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Autoantibodies to α-fodrin in primary Sjögren's syndrome and SLE detected by an in vitro transcription and translation assay
Uppsala University, Medicinska vetenskapsområdet, Faculty of Medicine, Department of Medical Sciences.
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2003 In: Clinical and Experimental Rheumatology, Vol. 21, 49-56 p.Article in journal (Refereed) Published
Place, publisher, year, edition, pages
2003. Vol. 21, 49-56 p.
URN: urn:nbn:se:uu:diva-93508OAI: oai:DiVA.org:uu-93508DiVA: diva2:167003
Available from: 2005-10-05 Created: 2005-10-05Bibliographically approved
In thesis
1. Clinical and Experimental Studies in Primary Sjögren’s Syndrome and Systemic Lupus Erythematosus
Open this publication in new window or tab >>Clinical and Experimental Studies in Primary Sjögren’s Syndrome and Systemic Lupus Erythematosus
2005 (English)Doctoral thesis, comprehensive summary (Other academic)
Abstract [en]

Autoimmune mechanisms and genetic susceptibility contribute to the pathogenesis of primary Sjögren’s syndrome and SLE. These chronic systemic autoimmune diseases have many serological and clinical features in common and have an impact on daily life. The studies in this thesis aim to elucidate their autoimmune mechanisms, define susceptibility genes and evaluate effects of androgen supplement on health-related quality of life.

Autoantibodies against α-fodrin, a widely distributed cytoskeletal protein, were detected at similar frequencies in sera from patients with primary and secondary Sjögren’s syndrome and SLE. Consequently, testing for antibodies against α-fodrin would not add diagnostic value compared to conventional serological analysis and does not discriminate between these diseases.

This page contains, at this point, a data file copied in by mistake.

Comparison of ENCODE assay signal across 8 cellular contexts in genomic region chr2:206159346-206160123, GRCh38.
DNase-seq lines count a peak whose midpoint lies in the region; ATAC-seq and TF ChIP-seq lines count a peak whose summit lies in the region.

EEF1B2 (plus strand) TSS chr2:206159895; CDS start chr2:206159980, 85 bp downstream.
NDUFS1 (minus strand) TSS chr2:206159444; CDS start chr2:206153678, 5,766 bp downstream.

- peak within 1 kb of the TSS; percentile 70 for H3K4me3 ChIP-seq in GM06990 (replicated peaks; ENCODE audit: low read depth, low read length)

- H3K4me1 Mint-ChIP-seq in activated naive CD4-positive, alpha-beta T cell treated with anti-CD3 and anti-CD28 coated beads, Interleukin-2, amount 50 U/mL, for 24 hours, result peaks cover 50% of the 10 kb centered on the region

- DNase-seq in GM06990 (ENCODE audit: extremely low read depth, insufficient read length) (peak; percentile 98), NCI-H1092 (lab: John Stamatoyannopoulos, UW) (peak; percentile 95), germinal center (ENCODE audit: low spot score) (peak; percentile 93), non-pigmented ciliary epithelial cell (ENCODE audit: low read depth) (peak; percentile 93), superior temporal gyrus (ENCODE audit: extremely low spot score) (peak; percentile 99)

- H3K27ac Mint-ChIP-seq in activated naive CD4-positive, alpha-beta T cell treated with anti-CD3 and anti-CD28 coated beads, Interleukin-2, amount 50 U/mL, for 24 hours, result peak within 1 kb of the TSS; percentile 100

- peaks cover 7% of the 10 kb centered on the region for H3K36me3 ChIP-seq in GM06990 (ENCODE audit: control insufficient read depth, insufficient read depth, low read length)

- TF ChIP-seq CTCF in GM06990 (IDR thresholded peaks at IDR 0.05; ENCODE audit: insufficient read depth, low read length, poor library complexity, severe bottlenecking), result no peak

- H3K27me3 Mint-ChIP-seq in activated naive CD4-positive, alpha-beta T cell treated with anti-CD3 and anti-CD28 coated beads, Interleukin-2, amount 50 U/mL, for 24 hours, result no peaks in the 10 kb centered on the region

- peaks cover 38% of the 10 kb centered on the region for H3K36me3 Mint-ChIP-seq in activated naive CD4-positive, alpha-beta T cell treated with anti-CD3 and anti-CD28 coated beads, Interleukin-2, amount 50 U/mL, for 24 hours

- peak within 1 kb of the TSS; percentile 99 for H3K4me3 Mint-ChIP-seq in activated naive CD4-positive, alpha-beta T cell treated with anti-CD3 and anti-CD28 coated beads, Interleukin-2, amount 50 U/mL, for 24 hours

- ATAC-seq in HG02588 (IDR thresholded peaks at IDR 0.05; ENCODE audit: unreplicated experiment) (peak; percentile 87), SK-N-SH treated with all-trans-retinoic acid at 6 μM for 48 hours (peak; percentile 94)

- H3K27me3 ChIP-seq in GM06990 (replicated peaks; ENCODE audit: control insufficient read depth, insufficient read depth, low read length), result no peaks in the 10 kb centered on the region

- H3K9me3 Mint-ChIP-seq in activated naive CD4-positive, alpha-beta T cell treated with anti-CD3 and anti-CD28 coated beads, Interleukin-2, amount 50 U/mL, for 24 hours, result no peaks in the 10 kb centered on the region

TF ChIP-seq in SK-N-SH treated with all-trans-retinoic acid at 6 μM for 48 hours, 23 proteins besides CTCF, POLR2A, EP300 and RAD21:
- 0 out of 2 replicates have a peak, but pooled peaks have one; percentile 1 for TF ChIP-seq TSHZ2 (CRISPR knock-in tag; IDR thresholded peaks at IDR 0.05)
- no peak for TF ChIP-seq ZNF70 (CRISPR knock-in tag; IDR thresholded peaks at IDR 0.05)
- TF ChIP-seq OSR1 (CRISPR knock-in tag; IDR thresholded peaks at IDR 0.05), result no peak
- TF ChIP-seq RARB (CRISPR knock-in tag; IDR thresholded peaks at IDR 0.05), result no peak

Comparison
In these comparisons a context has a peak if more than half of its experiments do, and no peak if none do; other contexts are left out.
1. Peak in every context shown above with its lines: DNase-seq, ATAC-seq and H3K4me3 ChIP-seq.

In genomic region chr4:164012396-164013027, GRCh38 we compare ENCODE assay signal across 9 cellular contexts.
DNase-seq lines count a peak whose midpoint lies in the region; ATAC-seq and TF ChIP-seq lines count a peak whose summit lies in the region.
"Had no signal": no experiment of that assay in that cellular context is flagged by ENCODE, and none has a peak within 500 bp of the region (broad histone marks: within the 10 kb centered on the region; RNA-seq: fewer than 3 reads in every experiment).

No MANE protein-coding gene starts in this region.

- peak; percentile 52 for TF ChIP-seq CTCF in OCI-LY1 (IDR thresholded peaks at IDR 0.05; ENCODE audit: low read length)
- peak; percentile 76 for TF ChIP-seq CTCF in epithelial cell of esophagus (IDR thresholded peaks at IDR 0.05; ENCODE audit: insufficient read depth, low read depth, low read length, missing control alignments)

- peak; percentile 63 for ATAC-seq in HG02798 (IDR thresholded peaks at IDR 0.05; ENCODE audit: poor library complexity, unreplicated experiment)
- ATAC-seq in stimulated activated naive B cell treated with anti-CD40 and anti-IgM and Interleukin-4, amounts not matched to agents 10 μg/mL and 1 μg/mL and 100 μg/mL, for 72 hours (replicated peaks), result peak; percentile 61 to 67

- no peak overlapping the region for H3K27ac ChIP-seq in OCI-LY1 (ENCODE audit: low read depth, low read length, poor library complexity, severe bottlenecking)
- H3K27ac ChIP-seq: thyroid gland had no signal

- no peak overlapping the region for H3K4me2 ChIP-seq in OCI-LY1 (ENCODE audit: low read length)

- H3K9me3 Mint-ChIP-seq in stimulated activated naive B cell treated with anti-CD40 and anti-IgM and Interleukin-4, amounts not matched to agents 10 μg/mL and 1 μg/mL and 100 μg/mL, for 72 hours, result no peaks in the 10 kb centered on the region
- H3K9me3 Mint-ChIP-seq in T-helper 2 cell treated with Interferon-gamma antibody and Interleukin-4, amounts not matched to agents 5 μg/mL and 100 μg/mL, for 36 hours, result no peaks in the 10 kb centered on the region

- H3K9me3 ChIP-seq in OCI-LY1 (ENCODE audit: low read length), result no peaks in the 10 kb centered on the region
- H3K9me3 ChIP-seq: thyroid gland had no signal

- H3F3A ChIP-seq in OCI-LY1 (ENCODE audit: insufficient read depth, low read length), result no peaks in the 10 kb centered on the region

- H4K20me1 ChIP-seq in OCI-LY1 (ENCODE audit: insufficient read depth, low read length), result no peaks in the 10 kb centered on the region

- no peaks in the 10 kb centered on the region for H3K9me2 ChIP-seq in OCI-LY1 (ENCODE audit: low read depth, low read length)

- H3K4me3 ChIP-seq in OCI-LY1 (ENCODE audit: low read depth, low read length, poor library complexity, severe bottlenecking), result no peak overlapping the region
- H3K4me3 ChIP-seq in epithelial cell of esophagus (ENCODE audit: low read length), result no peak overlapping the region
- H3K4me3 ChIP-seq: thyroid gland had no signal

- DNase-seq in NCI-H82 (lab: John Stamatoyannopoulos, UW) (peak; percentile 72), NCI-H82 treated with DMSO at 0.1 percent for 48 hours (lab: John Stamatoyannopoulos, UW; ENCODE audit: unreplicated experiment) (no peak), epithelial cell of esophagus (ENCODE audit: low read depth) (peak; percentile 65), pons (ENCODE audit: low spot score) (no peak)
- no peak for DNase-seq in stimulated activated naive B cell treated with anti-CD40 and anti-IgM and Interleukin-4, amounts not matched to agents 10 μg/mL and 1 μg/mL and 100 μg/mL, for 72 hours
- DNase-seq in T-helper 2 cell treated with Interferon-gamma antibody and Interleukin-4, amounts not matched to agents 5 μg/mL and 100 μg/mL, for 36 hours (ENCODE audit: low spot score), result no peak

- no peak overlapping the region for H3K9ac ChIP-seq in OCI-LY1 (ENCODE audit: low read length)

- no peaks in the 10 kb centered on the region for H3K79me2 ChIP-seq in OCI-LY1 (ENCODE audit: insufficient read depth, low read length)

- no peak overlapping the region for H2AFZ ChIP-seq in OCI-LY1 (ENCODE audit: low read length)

The type I interferon (IFN) system was found to be activated in primary Sjögren’s syndrome. IFN-α containing cells were detected in minor salivary gland biopsies, while sera from patients with primary Sjögren’s syndrome induced IFN-α production in the presence of apoptotic and necrotic cell material. This ability of sera correlated with the presence of antibodies against RNA-binding proteins and IFN-α production was dependent on RNA in immune complexes. The natural interferon producing cells/plasmacytoid dendritic cells (NIPC/PDC) were the IFN-α producers and blocking of FcγRIIa inhibited the production. Single nucleotide polymorphisms (SNPs) in two genes in the type I IFN signalling pathway, those for tyrosine kinase 2 and interferon regulatory factor 5, were strongly associated with SLE in a Swedish, Finnish and Icelandic population. The minor allele frequencies were lower in SLE patients than in healthy controls. These SNPs may decrease the function of the type I IFN system, thereby conferring protection against SLE.

Supplementation with dehydroepiandrosterone (DHEA) in glucocorticoid treated women with SLE led to mild improvements in health-related quality of life in respect of mental well-being and sexuality, whereas physical well-being was unaffected.

Place, publisher, year, edition, pages
Uppsala: Acta Universitatis Upsaliensis, 2005. 76 p.
Digital Comprehensive Summaries of Uppsala Dissertations from the Faculty of Medicine, ISSN 1651-6206 ; 73
Medicine, Sjögren’s syndrome, SLE, α-fodrin, interferon-α, single nucleotide polymorphism, dehydroepiandrosterone, Medicin
National Category
Dermatology and Venereal Diseases
urn:nbn:se:uu:diva-5943 (URN)91-554-6349-5 (ISBN)
Public defence
2005-10-28, Rudbecksalen, Rudbecklaboratoriet, Uppsala, 13:15
Available from: 2005-10-05 Created: 2005-10-05 Last updated: 2012-03-30Bibliographically approved

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